This file photo shows armoured personnel vehicles arrive at Tripoli port. AFP
Two guards and a soldier were killed and four other people were kidnapped early on Saturday in a suspected Daesh attack targeting Libya's Zella oilfield, a security source said.
The death toll was confirmed by the National Oil Company (NOC) which condemned the attack in a statement on Saturday evening.
The attackers struck at an entrance gate to the field, which lies near the town of Zella about 760 km (470 miles) southwest of the capital, Tripoli, before fleeing, according to the source and local residents who asked not to be named.
Daesh claimed responsibility for the attack through its Aamaq news agency later on Saturday.
The Zella field belongs to Zueitina Oil Company, which pumped 19,000 barrels per day on average in the last quarter of 2018 across all its fields.
An engineer told Reuters workers at the field were safe and facilities had not been damaged.
Libya's NOC chief said on Saturday continued instability in the country could cause it to lose 95 percent of oil production.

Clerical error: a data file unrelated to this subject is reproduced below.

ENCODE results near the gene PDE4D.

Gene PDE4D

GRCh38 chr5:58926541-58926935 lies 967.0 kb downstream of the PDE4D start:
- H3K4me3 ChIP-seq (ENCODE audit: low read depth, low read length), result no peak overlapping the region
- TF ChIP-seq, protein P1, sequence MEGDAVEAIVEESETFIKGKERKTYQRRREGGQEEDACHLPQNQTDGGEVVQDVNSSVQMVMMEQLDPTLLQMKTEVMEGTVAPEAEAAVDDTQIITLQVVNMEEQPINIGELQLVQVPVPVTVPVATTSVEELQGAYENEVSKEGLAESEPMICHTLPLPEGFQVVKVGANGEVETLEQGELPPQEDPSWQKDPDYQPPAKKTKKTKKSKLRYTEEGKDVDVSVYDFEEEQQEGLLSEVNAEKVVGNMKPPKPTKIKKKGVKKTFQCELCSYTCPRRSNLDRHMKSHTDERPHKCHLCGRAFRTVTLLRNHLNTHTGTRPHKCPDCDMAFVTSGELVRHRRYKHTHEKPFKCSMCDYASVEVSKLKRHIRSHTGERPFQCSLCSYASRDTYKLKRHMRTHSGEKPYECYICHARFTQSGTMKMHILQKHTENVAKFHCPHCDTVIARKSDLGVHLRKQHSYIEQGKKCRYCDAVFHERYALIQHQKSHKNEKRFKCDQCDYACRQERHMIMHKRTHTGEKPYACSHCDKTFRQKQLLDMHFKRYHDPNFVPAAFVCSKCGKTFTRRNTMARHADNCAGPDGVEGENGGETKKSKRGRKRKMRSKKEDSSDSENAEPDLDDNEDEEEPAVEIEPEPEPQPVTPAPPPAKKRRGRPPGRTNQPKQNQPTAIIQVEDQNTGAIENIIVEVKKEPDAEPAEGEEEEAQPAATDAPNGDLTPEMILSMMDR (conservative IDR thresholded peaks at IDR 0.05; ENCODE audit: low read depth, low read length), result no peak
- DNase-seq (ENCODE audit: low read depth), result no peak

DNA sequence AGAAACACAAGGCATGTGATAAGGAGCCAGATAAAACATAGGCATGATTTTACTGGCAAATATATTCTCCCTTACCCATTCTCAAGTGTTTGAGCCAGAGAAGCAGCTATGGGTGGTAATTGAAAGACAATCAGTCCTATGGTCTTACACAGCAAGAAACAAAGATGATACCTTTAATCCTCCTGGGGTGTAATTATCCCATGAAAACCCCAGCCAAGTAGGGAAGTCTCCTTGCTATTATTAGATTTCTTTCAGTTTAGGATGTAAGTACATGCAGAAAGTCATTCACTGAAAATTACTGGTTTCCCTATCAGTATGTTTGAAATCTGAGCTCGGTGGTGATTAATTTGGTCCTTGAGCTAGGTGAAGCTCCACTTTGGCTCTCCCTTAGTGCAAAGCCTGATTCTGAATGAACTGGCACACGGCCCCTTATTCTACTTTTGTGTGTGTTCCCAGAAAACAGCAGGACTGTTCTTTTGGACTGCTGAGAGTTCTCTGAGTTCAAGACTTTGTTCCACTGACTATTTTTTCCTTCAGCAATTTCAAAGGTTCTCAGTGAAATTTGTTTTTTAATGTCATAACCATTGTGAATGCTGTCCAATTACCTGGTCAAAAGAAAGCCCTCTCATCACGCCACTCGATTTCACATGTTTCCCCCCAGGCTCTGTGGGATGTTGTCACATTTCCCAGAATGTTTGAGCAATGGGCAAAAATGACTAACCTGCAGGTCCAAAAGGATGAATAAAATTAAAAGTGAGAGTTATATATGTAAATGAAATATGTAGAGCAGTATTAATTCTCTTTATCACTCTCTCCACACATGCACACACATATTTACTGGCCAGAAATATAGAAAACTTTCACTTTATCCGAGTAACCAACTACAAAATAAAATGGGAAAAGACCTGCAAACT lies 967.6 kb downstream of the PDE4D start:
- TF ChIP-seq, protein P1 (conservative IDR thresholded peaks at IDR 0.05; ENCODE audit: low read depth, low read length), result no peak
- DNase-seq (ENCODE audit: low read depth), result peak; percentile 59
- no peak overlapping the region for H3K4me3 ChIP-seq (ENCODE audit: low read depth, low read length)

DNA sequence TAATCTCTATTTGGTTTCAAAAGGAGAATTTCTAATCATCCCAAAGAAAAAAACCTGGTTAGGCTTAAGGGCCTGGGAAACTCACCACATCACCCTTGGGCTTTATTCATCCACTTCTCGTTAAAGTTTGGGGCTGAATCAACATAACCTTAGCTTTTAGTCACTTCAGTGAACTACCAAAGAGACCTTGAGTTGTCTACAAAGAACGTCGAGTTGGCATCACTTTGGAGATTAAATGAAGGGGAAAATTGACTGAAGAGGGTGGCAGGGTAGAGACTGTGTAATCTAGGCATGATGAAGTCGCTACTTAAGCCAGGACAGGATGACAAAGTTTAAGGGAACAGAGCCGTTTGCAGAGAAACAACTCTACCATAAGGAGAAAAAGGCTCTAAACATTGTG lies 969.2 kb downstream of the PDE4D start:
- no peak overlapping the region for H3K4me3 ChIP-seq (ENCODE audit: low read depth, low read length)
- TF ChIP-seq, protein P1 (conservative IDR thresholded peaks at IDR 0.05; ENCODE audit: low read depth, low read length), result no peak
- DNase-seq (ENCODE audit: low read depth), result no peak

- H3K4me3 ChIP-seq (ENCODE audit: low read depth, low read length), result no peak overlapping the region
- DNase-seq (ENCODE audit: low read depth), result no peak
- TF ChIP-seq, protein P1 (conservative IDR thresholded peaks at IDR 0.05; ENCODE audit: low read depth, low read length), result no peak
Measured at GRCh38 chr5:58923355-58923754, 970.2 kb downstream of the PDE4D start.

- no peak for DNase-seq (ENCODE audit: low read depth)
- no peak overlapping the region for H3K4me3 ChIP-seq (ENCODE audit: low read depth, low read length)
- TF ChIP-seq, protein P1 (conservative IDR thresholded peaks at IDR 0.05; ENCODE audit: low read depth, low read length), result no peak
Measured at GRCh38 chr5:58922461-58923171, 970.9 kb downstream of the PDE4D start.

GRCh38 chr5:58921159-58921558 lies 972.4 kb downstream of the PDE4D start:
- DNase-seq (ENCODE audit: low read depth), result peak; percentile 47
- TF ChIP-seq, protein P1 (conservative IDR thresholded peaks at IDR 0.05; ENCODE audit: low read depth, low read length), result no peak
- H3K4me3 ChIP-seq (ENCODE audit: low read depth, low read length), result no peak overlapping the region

Daesh has been active in Libya in the turmoil since the overthrow of Muammar Gaddafi in 2011. The militant group took control of the coastal city of Sirte in 2015 but lost it late in 2016 to local forces backed by US air strikes.
In the last two years, the group has targeted three state institutions in Tripoli, home of the UN-backed government of national accord led by Prime Minister Fayez Serraj.
Saturday's assault took place as general Khalifa Haftar's Libyan National Army (LNA), which is allied to a rival administration in eastern Libya, mounts an offensive to control Tripoli.
Residents said the car bombs targeted a military unit called Bulahati belonging to the eastern forces of the Libyan National Army (LNA) in the city centre.
Libya expert Emad Badi says the fighting has given Daesh "the opportunity to reorganise, recruit and strike alliances with other groups (and organise attacks) to show they are still around.”
At the time, Daesh killed Yazidi men en masse, took boys as child soldiers and sold women as "sex slaves," with survivors streaming into ramshackle displacement camps.
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